Now We Have Seen It All: Bouncing Stress Balls and an ADA Claim
A win for the good guys (sort of)! The United States Court of Appeals for the Sixth Circuit, the federal appellate court for Tennessee, Ohio, Michigan, and Kentucky, recently held an employee who claims he or she cannot perform the major life activity of working has to do more than prove a substantial limitation in a single specific job to be disabled under the Americans with Disabilities Act (“ADA”).
In Tinsley v. Caterpillar Financial Services Corp., the plaintiff was a long-time employee who in 2015 complained her work responsibilities were causing her to be stressed beyond what she could physically handle. Her supervisor agreed to take some tasks off the employee’s plate and the employee took FMLA for a few days.
A little over two months later, the employee’s supervisor expressed concern regarding her performance. A week after this discussion, the employee’s supervisor gave her a formal mid-year review stating she did not meet performance expectations. A few weeks later the company put the plaintiff on a performance improvement plan.
After she received the performance improvement plan, the employee wrote to HR and explained she was experiencing a hostile work environment because her co-workers were bouncing stress balls off the ground. She also wrote a second time to HR and said she was concerned her supervisor was treating her differently following her complaint about the stress balls.
After these e-mails, she took medical leave for over a month upon her doctor’s advice. At the conclusion of her leave, her doctor released her to function at full capacity but recommended she be placed under a new supervisor so as not to exacerbate her post-traumatic stress disorder. In lieu of giving her a new supervisor, the Company gave the employee an additional eight weeks of FMLA. All told, she received 18 weeks of FMLA.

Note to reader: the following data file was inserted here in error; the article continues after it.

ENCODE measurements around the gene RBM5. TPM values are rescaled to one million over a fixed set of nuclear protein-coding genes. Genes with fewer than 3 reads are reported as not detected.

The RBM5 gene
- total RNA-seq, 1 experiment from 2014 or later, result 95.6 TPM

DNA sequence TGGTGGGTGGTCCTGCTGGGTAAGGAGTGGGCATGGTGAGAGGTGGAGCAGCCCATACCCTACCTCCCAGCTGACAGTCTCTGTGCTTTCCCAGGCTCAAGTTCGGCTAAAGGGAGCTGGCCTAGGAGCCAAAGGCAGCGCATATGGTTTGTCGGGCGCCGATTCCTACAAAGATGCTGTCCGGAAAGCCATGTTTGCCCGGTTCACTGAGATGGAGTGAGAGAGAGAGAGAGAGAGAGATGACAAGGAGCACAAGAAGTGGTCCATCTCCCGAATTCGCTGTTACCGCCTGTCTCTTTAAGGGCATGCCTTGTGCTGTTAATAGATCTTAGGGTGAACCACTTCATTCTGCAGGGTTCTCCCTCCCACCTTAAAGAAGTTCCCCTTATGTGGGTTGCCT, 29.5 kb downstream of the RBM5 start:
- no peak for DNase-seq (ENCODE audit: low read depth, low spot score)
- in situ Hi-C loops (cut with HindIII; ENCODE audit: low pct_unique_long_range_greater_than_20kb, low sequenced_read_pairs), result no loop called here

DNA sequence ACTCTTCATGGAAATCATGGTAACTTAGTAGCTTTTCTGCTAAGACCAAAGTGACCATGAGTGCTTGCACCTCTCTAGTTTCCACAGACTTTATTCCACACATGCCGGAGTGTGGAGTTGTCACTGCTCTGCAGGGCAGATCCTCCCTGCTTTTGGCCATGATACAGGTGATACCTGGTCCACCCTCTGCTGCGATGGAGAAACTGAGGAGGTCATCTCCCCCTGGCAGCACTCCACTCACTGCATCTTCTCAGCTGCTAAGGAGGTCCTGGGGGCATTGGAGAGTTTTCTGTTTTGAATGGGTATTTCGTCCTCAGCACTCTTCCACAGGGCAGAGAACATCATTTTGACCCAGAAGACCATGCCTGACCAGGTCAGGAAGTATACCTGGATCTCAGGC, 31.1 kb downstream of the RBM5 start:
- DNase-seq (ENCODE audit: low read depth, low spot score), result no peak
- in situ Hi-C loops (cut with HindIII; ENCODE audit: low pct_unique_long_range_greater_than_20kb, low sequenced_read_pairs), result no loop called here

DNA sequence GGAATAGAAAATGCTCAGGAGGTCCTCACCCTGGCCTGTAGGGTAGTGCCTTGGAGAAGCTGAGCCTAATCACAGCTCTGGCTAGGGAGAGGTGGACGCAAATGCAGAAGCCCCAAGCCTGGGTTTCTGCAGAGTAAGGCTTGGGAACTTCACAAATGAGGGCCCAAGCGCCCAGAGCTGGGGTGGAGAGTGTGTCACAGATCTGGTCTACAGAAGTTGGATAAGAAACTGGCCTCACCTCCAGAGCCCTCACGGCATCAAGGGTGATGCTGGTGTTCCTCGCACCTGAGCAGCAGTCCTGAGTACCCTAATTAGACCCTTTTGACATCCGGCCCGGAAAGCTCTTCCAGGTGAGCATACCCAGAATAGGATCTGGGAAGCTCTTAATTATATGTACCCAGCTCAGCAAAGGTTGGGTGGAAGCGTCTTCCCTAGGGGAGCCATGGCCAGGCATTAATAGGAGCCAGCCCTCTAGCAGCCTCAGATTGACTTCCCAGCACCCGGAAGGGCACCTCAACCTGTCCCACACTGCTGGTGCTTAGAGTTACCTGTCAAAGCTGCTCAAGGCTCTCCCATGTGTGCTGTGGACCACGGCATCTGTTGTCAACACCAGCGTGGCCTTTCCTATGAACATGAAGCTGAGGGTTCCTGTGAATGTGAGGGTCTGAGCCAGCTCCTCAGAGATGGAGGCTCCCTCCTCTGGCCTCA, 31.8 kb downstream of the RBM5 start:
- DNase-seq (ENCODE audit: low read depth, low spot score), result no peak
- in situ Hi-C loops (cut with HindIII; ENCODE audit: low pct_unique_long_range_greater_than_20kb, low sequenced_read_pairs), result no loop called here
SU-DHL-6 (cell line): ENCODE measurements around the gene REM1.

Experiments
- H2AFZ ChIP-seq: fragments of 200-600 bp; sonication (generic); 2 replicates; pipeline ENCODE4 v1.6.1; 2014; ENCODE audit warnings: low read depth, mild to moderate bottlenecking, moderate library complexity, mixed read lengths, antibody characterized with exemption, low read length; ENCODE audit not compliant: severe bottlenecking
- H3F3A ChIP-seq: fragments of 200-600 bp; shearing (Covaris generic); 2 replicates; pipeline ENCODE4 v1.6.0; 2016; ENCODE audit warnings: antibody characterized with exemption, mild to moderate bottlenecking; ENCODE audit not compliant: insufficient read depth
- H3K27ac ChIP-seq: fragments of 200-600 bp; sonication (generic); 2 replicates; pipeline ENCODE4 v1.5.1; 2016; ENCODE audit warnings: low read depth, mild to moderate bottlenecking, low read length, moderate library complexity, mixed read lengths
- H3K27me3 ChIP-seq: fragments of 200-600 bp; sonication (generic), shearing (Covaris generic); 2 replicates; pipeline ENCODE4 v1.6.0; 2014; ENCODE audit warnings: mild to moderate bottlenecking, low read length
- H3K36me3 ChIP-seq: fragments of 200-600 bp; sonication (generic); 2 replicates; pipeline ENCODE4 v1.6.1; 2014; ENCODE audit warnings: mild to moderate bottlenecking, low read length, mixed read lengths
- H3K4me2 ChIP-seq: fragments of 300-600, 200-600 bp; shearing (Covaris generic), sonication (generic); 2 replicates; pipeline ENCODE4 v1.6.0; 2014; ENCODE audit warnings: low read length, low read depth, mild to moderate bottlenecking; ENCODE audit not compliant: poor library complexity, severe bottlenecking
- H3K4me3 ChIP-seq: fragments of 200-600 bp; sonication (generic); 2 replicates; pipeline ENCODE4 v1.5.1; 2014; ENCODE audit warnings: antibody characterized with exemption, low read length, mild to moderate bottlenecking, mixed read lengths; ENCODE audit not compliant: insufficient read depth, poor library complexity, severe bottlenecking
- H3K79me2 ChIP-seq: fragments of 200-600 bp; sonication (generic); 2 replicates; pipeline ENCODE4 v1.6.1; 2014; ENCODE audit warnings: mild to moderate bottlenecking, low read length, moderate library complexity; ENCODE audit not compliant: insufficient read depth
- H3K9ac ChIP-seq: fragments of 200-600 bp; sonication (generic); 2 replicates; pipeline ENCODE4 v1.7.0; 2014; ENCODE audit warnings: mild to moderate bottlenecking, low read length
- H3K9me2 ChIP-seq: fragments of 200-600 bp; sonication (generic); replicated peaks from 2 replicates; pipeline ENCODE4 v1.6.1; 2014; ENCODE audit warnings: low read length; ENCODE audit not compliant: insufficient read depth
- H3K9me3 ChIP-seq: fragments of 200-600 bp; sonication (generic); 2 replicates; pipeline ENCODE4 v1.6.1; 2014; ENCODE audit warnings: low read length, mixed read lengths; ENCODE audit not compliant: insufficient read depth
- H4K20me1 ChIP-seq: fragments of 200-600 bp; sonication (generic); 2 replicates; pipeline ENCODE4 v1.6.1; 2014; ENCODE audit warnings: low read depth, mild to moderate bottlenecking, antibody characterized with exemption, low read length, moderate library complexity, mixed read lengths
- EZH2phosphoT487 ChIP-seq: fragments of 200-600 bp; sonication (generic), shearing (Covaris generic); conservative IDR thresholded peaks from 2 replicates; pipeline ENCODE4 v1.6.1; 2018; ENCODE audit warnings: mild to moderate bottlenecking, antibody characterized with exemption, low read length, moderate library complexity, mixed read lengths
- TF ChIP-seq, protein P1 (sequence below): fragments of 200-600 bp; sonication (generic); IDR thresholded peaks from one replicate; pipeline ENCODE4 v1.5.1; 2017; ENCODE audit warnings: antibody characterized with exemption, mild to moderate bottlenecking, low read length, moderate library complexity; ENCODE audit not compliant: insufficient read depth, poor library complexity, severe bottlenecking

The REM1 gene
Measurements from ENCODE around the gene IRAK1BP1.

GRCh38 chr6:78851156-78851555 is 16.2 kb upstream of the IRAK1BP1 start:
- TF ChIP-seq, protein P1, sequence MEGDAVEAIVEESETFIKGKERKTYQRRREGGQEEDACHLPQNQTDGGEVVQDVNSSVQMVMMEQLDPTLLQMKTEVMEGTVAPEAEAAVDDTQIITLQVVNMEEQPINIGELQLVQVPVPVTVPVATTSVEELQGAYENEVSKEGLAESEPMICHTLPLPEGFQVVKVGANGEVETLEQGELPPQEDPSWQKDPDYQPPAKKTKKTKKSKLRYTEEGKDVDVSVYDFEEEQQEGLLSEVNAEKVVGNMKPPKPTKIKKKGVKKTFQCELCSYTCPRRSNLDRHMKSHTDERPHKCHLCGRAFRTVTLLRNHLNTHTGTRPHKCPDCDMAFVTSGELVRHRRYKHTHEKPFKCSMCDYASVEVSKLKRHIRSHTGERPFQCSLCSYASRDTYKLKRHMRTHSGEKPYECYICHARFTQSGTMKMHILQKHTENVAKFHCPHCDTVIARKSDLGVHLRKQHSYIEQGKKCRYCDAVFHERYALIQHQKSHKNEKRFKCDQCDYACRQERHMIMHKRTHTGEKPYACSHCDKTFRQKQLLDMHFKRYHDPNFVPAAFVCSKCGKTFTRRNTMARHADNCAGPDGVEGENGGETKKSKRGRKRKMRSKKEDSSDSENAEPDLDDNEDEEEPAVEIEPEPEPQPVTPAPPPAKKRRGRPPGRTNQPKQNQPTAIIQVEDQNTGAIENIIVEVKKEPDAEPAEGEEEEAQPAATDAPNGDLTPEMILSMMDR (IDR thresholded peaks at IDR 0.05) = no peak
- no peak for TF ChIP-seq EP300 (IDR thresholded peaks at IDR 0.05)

Following this 18 weeks of leave, the employee requested additional leave which the Company denied. The employee told the Company it gave her no choice and requested they process her retirement, which it did.
The employee brought suit against the Company alleging it did not provide reasonable accommodations under the ADA and retaliated against her for making an FMLA claim.
As for the ADA claim, the Court found the employee was not disabled under the ADA or even the relaxed standard under the ADAAA because her diagnosis did not limit her ability to work a broad class of jobs, just her ability to work with her supervisor.
For employers, this holding is great news! We see time and time again complaints from employees who simply do not like their manager. This case provides hope for employers that it is not required to accommodate an employee by transferring them to another department if their only problem is they do not want to work with their manager.
Caterpillar, however, did not come out completely unscathed. The Sixth Circuit remanded the employee’s retaliation claim. It held she could make a prima facie case of retaliation because two months after she took FMLA she was given a negative performance review and placed on PIP. No news yet on how the Company will fare on this claim.
Brody and Associates regularly provides counsel on the ADA, as well as other civil rights issues and employment laws in general. If we can be of assistance in this area, please contact us at firstname.lastname@example.org or 203.454.0560.
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